Pushing to the Limit
I’ve learned so much over the last few weeks about how far you can push the limits of physical and mental endurance.
Without a doubt, being told that you have terminal prostate cancer and may only have two years to live has been the single greatest challenge of my life. But I decided that there were two choices going forward. Firstly, I could curl up on the sofa and give in or, secondly, I could choose to take control of my cancer rather than let it control me. I chose the latter!
Taking on exercise challenges
I’ve always challenged myself even before my diagnosis by running marathons and ultra-marathons, but now I’m pushing the limits absolutely to their extremes.
Since my diagnosis in May 2017, and despite the huge impact of being on two forms of hormone therapy, I’ve taken on some challenges that lots of able-bodied people simply wouldn’t dream of.
- 2018: I ran the London Marathon, raising a lot of money for Prostate Cancer UK
- 2019: I decided that I should try and run 970 miles during the year. Yes I know, that’s a weird number, but it’s also one that really resonates. That is how many men die of prostate cancer every single month here in the UK, and I wanted to run a mile for each of them. Sadly, by the end of the year the number had risen to 1,000, and I didn’t have the strength to do another 30 miles, so a friend ran throughout December to add the extra 30 miles for me.1
- 2020: I set out on 1st May to try and run at least a 5k every day in May. Well, May became June and June became July, and before I knew it I was closing in on a full year. I decided to stop on 9th May, my cancerversary, after 374 days and 1,546 miles.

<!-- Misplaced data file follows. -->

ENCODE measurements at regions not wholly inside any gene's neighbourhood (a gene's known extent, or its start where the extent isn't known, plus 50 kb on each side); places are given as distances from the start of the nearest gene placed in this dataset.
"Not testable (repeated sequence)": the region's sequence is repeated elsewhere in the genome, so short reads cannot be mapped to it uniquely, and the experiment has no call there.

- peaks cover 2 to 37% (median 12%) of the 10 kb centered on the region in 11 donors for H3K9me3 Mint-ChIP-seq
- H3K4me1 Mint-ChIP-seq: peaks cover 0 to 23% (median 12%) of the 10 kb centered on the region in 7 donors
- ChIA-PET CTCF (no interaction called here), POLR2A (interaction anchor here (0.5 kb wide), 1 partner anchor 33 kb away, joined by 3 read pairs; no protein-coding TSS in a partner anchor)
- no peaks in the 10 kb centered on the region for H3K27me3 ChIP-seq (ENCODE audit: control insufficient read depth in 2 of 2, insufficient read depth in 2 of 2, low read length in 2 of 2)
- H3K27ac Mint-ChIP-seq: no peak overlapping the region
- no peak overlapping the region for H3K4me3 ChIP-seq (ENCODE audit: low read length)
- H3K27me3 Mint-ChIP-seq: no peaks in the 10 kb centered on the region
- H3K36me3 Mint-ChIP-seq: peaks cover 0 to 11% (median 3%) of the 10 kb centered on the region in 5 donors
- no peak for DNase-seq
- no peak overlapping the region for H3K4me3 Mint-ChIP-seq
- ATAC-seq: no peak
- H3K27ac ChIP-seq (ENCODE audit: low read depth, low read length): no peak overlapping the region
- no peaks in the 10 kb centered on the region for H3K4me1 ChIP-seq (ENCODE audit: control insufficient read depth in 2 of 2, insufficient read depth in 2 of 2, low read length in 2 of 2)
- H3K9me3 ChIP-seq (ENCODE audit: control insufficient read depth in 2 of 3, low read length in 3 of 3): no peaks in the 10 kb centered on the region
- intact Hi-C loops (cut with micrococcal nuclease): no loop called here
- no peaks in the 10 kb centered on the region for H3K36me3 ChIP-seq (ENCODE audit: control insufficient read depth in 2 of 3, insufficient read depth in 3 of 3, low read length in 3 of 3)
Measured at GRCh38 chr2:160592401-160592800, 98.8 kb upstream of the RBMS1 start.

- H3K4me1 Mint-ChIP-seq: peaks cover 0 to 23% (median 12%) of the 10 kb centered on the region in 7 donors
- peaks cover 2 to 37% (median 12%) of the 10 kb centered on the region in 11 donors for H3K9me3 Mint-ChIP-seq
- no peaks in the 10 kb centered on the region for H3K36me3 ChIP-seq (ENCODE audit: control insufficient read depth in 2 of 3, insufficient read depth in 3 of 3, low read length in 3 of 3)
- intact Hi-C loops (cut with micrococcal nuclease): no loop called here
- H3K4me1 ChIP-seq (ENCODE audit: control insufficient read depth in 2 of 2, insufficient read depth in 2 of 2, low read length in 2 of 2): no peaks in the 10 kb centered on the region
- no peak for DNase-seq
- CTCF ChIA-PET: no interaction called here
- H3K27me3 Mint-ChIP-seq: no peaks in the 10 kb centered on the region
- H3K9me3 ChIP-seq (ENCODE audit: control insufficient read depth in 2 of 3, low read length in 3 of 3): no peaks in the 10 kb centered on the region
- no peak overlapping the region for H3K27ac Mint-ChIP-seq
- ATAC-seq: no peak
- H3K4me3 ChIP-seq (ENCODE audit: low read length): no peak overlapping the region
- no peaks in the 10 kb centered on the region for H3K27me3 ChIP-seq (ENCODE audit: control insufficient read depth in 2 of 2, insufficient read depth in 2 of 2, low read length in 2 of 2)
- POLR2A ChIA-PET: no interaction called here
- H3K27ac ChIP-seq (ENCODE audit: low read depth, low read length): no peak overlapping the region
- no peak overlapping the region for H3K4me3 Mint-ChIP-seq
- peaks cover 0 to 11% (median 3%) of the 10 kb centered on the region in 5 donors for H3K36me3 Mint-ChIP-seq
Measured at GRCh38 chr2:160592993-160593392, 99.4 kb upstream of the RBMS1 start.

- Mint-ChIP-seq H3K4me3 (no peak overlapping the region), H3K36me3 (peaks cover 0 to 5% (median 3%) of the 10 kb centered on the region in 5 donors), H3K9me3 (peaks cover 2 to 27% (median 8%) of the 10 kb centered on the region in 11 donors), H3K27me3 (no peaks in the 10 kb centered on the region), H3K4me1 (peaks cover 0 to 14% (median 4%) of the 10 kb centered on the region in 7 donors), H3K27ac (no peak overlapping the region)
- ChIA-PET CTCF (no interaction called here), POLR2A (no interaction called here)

A friend who motivates me
I have a friend who I got to know because of two things we had in common. He was a runner, and he had been diagnosed with terminal prostate cancer aged just 49. It’s great to have running in common, but a little bit rubbish sharing the cancer diagnosis!
We have become friends, and he’s really helped to keep me motivated. He’s done some utterly crackpot running endurance events since his diagnosis, including running the Marathon Des Sables four times. However, he is 8 years younger than me, and so I know that I don’t have the strength to emulate what he does.
But he keeps telling me that there is more in me than I really believed, and I gave in and decided to have a crack at a 100km trail ultra-marathon. Yes, 100km, totally, utterly crazy. That’s 62 miles (it actually turned out to be 63 miles!)! I must have been mad!
Giving me confidence
But here comes the first problem. I’d agreed to have a go at the MacMillan Mighty Hike, a marathon hike around Ullswater Lake in the UK Lake District, just a week before with a group of friends from a fitness class that I attend. Was it possible to do both, or was it madness?
I’m pleased to say that I survived the Mighty Hike and actually finished strongly, which gave me confidence for the following week. It was 25 miles with 3,200 feet of elevation gain!
Next up then was the ultra. Day 1 on Saturday was going to be 35 miles, 2,200 feet of elevation gain in the most horrendous weather conditions imaginable. It was wet, cold and windy, and pretty grim even for a British summer. But I got to Basecamp in 9 hours, where overnight camping had been arranged. I hated camping beforehand. I hate it even more now!
Day 2 started at shortly before 6 a.m. in much better weather conditions that just got hotter and hotter. We really endured two extremes of weather. 8 hours, 28 miles, and 1,000 feet of elevation gain later, I crossed the finish line a totally broken but utterly elated man.
Getting to the finish
I’d actually gone and done it, completed a 100km ultra-marathon despite my terminal diagnosis. It had pushed the boundaries of my physical and mental strength to their absolute limits. I could easily have given up on many occasions, but my mantra of “Relentless Forward Motion” carried me through to the finish, and another £8,000 raised for charity.
I really didn’t believe it possible to push my limits this far, but it shows how strong the mind can be.
What are you doing to push your limits?
Do you feel heard and understood by your doctor?